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Have a Three js app considering converting


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I started an app about 4 months ago in three.js as a proof of concept. 

Its not a game but a ship yard inventory system. It maintains the position of over 20,000 containers in 3 basic sizes, and reflects the movement of over 200 vehicles with 5 different types. The prototype app positions the vehicles and the moves the containers around the yard.

The vehicles and containers are using models in the js format. The containers are wrapped in about 15 different textures that have the company logo in 3 basic sizes and  along with a couple default textures when we don't have the a matching company logo. 

Now the problems. 

With Three.js I have noticed massive memory leak that I think is caused by the adding and removal of containers. For performance I placed all the containers in just a few concatenated pieces of Geometry to reduce the draw calls. The vehicles I left alone. To remove a container I modify the geometry on the fly. That being said, not sure if I should even do it that way and no place just to ask questions like can I do this, or does this work for three js. The other issue I have is it seems to be changing versions with internal alterations. As my code becomes larger modifying it becomes more difficult. 

Then I did a search on three.js vs ? and found Babylon read a few posts about it being more industrial strength and seeing a board that actually discusses the language I am more intrigued.

Does it make sense to change? Is the language similar or different.  I saw the multi-thousand spheres but they had no textures is it possible to apply image textures from an array. Does babylon have a js loader for models and png loaders for textures. Is there light that is like sunlight? 

Feel free to ask questions etc. 




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hello and welcome!

Language is the same: Still good ol' Javascript. But we also provide Typescript if you're more into more modern languages ;)

Regarding your project I see several options:

- You can rely on instances (if your number of similar containers is high)

- You can use our ubber powerful SPS. Documentation here and probably a good example for you: http://www.babylonjs-playground.com/#1X7SUN#7

- We also support cloning (which is similar to sharing geometries in 3.js)


Whatever option you'll choose, you'll always find someone here to help you

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Thanks so much for your reply. Instances sounds interesting. Can each instance be altered by an indexed texture? Like here is a box it has texture 7 here is another box it has texture 2. My thinking is texture 7 and 2 provide me with different logos. 

Sorry, I will try to do some reading on how this stuff works and again thanks for the reply

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One thing you have to keep in mind if you do a conversion is that BabylonJs uses a left handed coordinate system and ThreeJs uses a right handed system. That means you may have to convert your models or otherwise they look mirrored because the z-axis is inverted.
I wrote a custom loader for our models and doing the conversion from right to left directly while loading.

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The SPS (solid particle system) allows to have a different texture per particle, so per container in your case ... from the same single texture image file.

It will generate only one draw call. It can be seen as the equivalent of the buffer geometry in threeJS, although it provides far more methods than the buffer geometry.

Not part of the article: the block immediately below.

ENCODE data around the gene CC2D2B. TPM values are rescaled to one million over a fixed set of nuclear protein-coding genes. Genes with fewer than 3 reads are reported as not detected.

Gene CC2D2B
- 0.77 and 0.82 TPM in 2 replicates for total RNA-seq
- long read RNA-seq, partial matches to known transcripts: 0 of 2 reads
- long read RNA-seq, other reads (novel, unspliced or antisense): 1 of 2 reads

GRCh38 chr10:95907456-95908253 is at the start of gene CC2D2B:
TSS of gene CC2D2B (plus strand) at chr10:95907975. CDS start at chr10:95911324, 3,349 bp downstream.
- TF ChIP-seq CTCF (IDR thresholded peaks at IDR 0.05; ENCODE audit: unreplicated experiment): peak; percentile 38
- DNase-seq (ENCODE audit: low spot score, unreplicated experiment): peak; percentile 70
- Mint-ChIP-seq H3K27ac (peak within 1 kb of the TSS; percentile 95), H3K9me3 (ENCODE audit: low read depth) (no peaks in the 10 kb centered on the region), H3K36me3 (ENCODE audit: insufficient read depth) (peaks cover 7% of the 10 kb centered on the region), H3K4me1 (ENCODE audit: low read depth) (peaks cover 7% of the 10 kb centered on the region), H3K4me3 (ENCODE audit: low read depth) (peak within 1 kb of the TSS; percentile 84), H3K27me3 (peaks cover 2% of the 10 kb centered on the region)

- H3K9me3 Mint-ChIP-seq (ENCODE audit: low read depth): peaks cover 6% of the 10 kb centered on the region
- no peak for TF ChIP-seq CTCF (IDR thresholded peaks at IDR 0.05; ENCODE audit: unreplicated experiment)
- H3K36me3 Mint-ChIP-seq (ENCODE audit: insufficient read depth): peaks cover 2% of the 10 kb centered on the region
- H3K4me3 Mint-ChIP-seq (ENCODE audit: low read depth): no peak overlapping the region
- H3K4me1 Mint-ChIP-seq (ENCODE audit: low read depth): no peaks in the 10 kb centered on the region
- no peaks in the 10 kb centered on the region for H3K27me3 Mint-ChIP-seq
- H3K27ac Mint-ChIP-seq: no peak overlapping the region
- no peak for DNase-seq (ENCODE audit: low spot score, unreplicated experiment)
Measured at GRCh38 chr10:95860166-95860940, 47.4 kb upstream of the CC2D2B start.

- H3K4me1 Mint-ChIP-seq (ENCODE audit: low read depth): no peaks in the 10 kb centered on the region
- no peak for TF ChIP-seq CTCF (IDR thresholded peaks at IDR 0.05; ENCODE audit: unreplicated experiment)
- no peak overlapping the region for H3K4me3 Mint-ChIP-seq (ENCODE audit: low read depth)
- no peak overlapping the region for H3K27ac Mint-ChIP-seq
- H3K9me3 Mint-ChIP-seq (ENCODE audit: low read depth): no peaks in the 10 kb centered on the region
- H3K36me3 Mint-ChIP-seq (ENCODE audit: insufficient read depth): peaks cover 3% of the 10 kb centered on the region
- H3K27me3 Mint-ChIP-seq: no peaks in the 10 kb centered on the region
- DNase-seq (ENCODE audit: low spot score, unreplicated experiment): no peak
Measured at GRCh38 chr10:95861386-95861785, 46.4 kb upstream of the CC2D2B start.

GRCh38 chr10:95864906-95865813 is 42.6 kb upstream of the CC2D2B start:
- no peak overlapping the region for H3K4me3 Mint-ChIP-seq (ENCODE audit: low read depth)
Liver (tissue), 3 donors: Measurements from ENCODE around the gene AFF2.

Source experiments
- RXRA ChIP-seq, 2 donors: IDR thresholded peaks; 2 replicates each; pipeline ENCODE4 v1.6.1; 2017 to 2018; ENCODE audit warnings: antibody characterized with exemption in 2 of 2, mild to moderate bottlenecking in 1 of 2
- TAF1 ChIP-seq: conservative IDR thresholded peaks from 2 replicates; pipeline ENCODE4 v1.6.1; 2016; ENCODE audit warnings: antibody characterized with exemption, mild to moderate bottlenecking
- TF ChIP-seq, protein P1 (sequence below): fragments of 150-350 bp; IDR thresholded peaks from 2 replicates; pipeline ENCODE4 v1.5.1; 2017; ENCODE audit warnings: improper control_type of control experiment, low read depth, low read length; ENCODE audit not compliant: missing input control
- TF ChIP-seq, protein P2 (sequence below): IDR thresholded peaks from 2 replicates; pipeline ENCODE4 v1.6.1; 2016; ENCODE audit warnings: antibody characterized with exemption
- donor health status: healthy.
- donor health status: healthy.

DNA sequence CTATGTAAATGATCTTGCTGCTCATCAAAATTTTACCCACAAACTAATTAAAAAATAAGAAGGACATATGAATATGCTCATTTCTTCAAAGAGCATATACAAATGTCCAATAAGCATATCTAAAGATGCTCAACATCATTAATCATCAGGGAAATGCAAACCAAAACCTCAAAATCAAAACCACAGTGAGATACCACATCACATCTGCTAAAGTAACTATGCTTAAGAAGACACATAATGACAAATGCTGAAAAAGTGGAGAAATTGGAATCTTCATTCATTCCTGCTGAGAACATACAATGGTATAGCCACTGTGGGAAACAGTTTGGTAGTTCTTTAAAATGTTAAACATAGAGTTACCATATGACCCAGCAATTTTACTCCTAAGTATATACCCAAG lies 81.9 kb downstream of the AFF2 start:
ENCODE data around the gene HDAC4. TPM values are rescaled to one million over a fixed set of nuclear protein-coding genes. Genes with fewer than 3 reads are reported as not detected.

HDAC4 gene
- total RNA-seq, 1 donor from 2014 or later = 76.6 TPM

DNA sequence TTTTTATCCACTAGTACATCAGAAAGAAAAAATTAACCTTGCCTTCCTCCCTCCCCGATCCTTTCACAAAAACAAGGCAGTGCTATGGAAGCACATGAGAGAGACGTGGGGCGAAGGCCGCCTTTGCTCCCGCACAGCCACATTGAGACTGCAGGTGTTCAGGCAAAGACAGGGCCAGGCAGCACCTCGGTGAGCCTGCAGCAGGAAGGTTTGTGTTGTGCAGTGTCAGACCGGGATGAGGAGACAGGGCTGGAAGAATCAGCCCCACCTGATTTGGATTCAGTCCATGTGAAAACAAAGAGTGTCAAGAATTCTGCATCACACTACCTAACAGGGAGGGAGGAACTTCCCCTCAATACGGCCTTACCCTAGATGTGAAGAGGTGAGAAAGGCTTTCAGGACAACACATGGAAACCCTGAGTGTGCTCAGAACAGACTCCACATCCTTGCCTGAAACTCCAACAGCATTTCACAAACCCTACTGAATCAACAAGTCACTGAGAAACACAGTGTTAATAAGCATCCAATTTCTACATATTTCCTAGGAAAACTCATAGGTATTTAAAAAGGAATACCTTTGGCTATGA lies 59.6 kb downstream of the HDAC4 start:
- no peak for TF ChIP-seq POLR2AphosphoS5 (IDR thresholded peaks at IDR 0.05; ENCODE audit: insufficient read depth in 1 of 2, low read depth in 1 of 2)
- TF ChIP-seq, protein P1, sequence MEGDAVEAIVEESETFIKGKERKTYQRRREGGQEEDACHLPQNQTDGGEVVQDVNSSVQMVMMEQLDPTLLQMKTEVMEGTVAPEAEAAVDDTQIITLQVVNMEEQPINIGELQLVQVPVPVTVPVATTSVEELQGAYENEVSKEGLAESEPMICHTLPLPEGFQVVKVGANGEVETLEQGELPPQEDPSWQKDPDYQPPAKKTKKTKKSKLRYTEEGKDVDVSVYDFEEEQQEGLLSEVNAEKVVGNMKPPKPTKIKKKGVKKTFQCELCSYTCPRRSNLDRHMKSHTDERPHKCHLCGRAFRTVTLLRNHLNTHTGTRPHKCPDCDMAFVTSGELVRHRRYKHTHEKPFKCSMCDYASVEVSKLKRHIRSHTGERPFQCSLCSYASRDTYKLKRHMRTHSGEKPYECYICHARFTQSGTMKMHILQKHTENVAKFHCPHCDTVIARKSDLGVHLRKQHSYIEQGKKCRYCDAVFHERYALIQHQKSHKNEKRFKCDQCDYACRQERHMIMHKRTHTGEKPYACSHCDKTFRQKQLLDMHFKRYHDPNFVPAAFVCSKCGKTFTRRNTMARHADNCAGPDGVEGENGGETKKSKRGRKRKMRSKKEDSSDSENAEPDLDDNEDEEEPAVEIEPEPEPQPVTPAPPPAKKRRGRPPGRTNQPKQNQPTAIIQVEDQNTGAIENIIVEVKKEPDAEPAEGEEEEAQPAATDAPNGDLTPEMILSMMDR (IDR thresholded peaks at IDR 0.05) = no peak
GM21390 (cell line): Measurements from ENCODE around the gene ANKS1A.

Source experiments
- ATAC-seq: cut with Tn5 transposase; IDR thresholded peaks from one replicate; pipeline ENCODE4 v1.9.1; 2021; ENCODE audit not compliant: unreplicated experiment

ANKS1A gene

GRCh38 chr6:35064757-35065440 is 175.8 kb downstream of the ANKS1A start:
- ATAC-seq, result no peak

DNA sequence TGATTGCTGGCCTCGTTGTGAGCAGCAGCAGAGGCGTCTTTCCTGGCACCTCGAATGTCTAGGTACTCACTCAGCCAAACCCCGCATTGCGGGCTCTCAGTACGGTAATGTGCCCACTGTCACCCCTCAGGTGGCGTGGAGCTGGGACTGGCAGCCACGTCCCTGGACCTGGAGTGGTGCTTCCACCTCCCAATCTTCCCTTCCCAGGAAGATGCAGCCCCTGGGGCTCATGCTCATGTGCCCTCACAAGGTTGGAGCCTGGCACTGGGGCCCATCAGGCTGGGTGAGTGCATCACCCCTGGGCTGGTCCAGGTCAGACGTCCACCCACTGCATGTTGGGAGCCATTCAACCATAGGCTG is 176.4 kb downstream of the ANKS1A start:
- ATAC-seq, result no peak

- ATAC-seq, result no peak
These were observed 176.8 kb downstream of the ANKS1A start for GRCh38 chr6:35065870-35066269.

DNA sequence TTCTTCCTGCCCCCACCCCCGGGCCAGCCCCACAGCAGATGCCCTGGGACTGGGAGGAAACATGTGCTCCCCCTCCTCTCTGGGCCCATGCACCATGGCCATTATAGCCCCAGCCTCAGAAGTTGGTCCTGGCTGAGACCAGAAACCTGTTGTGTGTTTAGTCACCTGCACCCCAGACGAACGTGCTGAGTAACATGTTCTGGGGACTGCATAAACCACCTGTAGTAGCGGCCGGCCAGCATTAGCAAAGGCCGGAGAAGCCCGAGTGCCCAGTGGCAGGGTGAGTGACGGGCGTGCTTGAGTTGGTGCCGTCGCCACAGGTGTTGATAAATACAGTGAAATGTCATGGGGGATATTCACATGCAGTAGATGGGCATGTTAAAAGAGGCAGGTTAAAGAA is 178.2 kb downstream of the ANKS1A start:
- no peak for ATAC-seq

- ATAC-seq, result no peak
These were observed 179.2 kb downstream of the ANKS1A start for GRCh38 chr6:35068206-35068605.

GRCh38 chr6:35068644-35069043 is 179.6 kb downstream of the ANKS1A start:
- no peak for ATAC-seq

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In reading the replies I dont know what repo is? 

.Also " from the same single texture image file. " Is there an example on how to create a texture map for a particle and access its components parts ?

I am going to have a go at it and convert. First the replies here are so refreshing and its fantastic to have people familiar with the code. This is sorely lacking in three.js, Just starting out at this its imperative to be able to get some sort of leg  up on what to use. 

I love the idea of using a Solid Particle system and only one draw call. The bulk of the containers are static.

About 5 every few seconds containers are either removed or added. I imagine the particle has a life and it can be removed this way. 

Thanks for everything so far this is most encouraging. 


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you can first read this about the SPS : http://doc.babylonjs.com/overviews/Solid_Particle_System

check out the online examples in the text

You can't add or remove the particles once it's created, but you can make them invisible by scaling them to zero. You have to generate the SPS with the final number of containers.

BTW, I will implement the per particle visibility so it will be straight forward for users.

Note that currently you can set a texture per particle but the way the texture applies to each particle is defined by the particle model., maybe a box in your case

To set each particle texture, have a read please to this part : http://doc.babylonjs.com/overviews/Solid_Particle_System#uvs


here's a very old example when SPS was still a prototype : http://www.babylonjs-playground.com/#2KSQ1R#38

The principle hasn't changed

the texture atlas used is this one : spriteAtlas.png

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just my two cents about the initial post :

- We are here numerous people that have switched from ThreeJs to BabylonJs and noone of us did it with regret. You could search this forum about this topic, you'll see sometimes these testimonials.

- 3Js, BJS, or any other WebGL framework, they all are just WebGL. And I think that 20 000 solids on the screen is still a huge geometry for WebGL if you need to compute and update them each frame.

I'm afraid some optimizations will be required, some leads to think about :

do you need to update 20K meshes each frame ?

do you need to display 20K meshes ? the user won't make the difference if there are only 8K, 12K or 15K but the CPU will !


BJS instances or the SPS are good tools to lower the number of draw calls and to not reallocate the memory (so no GC activity), but they can't override the current JS/WebGL limitations ;-)